They say one bad apple can ruin the bunch, but let's hope that's not the case with Los Angeles promotion company Insomniac Events' Electric Daisy Carnival, which back in June returned to the city-owned Fair Park complex for the second year in a row. The electronic music festival, which since coming to Dallas has brought in the celebrated likes of Moby, Diplo, Benny Benassi, Kaskade and Rusko to play for tens of thousands, is a true sensory overload. In addition to the music, there's visual art, decked-out masses and an open-arms vibe from the crowds. It's a great time, even if some of the negative effects of rave culture are present too; at this year's event, dozens were hospitalized after overheating, and a 19-year-old Argyle resident died after his friends saw him take ecstasy. Thing is, you really don't need any drugs to enjoy EDC's offerings — you just need the wherewithal to grasp that Dallas could use this kind of all-are-welcome entertainment. Maybe some earplugs. And some good sense, too — which, we hope, the city showcases next year when the time comes for the festival to return, realizing that, in EDC's case, the good really does outweigh the bad.
Dallas Aquarium
In December 2010 what was once the Dallas Aquarium at Fair Park officially reopened as The Children's Aquarium at Fair Park, and the changes made were certainly for the better. The venue now features interactive exhibits at eye level for the target demographic. Some of the rays in Stingray Bay are touchable for certain tots, but even babies can sit alongside the feature and bond with the graceful creatures through the glass. Other exhibit zones are organized by type of water or the area in which creatures are found (freshwater, intertidal, near shore, etc.). For kiddos who have seen or can visualize a beach, the set-up is easy to navigate and accessible. And, ultimately, that's the biggest draw of the aquarium: While some of the creatures might be considered intimidating or scary (octopus, piranha, eel), the surrounding displays and structure of the museum are anything but.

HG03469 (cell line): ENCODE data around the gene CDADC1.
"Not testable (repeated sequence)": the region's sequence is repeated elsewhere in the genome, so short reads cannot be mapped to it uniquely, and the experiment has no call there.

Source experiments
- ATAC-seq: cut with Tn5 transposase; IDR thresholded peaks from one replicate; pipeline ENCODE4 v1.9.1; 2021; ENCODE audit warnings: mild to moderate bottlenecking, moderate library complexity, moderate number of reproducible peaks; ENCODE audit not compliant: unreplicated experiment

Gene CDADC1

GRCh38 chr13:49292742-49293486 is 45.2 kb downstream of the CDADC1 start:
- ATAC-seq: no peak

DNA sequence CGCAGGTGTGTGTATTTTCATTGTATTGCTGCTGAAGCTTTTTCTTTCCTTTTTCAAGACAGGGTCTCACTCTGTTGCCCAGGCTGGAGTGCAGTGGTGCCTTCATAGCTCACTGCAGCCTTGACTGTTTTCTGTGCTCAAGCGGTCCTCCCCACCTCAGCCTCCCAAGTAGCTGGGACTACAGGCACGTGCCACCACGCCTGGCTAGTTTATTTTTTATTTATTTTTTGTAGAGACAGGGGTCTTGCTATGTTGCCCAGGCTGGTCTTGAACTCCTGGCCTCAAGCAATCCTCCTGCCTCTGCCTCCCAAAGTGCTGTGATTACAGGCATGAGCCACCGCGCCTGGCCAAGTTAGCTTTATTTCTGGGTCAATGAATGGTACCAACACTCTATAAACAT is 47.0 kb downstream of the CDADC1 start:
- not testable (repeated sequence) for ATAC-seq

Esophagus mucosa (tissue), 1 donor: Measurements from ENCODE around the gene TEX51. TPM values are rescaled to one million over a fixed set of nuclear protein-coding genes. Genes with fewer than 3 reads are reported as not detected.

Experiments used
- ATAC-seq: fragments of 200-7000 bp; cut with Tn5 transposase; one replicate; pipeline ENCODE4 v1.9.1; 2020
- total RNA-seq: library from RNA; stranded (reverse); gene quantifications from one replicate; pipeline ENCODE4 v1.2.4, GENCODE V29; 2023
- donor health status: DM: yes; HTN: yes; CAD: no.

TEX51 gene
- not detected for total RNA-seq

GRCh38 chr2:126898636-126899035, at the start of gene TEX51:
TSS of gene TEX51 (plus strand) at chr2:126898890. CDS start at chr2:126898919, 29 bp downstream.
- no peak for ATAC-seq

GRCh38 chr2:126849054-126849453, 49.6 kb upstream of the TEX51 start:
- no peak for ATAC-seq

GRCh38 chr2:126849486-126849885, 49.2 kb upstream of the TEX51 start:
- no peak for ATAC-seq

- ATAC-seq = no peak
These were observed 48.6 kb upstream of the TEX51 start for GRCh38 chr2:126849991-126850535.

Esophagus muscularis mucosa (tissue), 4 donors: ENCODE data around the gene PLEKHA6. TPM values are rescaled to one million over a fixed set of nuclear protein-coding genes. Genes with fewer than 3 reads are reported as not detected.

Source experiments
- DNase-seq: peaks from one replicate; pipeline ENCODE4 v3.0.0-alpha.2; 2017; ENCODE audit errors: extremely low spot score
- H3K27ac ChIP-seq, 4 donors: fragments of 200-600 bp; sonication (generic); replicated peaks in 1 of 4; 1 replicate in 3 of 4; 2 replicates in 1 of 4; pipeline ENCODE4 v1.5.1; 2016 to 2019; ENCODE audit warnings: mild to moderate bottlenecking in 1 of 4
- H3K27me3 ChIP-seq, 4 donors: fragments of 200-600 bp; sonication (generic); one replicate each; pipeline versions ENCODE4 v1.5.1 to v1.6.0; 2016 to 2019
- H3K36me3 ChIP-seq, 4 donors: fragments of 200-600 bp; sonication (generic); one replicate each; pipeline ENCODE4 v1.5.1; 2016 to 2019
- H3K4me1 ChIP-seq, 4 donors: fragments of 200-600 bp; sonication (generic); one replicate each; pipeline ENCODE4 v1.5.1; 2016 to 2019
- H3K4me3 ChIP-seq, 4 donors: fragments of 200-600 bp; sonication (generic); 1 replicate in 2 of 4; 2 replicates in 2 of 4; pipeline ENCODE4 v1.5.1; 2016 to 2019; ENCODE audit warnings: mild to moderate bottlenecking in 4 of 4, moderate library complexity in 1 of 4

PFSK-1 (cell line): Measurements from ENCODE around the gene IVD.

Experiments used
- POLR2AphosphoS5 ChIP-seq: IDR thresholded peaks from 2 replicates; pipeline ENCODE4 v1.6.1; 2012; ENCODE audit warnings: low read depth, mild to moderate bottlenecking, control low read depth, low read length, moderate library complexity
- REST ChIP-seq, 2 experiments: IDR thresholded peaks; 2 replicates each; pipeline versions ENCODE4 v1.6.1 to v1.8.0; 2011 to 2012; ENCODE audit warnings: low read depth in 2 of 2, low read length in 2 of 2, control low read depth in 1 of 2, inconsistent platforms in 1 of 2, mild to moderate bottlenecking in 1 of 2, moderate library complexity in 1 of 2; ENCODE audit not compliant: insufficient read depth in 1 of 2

You've seen chickens before, but have you ever seen a white crested black Polish chicken? Think in terms of the Muppet Big Bird, shrunk down to chicken size but twice as strange. Maybe three times. Another chicken that might set you back apace if you haven't seen one before is the mottled houdan. We can't really describe it, but you can see these and a wonderful variety of regular old chickens, geese, turkeys, ducks and game birds just by walking through the Fur & Feather Building on the weekend of the big Pan Am Poultry Show at the Texas State Fair. Fur & Feather is where the contestants all bed down between appearances. It's open to the public. Be prepared for random loud outbursts of gobbling.
Galaxy Drive In Theatre